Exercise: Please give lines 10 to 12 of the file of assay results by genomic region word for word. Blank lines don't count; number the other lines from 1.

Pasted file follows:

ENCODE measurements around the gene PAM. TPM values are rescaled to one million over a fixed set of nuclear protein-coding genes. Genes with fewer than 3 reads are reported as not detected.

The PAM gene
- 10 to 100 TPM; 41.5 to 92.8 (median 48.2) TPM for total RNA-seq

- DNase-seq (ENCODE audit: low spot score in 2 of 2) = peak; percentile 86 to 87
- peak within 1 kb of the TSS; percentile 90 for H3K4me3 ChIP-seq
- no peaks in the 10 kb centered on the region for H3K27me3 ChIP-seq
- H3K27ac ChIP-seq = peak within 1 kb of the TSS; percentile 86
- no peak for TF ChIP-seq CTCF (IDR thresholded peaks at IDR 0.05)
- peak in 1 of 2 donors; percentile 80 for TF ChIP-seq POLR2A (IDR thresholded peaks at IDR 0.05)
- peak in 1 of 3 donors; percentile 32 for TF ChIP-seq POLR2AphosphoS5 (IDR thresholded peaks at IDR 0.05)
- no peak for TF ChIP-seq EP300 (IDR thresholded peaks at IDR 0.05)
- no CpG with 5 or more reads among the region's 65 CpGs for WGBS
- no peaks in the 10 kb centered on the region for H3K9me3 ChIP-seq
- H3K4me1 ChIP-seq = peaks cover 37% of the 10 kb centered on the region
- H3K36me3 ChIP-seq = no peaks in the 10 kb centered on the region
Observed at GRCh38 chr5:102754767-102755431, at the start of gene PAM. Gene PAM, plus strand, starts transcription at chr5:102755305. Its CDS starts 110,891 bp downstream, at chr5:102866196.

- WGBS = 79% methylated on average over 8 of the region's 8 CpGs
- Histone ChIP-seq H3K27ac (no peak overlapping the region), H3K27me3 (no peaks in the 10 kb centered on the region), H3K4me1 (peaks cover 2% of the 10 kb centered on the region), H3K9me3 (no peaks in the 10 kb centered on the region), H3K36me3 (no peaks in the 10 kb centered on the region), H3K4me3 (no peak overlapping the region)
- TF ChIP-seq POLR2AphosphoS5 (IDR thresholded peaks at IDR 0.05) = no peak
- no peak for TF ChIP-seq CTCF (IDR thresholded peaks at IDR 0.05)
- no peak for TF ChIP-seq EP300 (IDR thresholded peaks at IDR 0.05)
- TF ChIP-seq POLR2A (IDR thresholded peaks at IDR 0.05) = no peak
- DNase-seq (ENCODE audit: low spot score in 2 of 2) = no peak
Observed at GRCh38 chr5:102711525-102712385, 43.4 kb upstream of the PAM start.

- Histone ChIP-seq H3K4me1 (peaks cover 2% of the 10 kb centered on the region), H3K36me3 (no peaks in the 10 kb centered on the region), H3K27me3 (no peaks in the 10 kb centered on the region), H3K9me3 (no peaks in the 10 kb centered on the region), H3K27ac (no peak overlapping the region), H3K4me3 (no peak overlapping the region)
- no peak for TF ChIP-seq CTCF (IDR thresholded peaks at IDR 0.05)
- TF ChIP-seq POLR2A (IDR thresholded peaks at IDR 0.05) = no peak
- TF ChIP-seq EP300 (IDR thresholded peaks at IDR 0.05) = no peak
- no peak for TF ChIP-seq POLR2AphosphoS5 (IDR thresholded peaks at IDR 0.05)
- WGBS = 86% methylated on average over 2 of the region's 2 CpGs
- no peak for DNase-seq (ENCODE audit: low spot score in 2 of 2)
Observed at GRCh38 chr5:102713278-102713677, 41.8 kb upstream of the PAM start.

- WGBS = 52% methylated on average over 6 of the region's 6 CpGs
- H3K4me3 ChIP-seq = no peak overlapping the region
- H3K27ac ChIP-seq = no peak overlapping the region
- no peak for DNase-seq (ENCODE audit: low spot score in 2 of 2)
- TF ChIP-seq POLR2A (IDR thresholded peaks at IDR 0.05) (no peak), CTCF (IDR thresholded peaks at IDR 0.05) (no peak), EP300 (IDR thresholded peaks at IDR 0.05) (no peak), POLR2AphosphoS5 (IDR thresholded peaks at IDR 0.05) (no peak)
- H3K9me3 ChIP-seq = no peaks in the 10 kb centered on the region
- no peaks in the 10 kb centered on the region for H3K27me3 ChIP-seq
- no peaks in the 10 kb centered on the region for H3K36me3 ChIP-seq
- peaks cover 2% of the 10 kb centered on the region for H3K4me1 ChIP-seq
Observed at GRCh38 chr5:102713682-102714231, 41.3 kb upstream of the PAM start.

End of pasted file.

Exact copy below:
- peak in 1 of 3 donors; percentile 32 for TF ChIP-seq POLR2AphosphoS5 (IDR thresholded peaks at IDR 0.05)
- no peak for TF ChIP-seq EP300 (IDR thresholded peaks at IDR 0.05)
- no CpG with 5 or more reads among the region's 65 CpGs for WGBS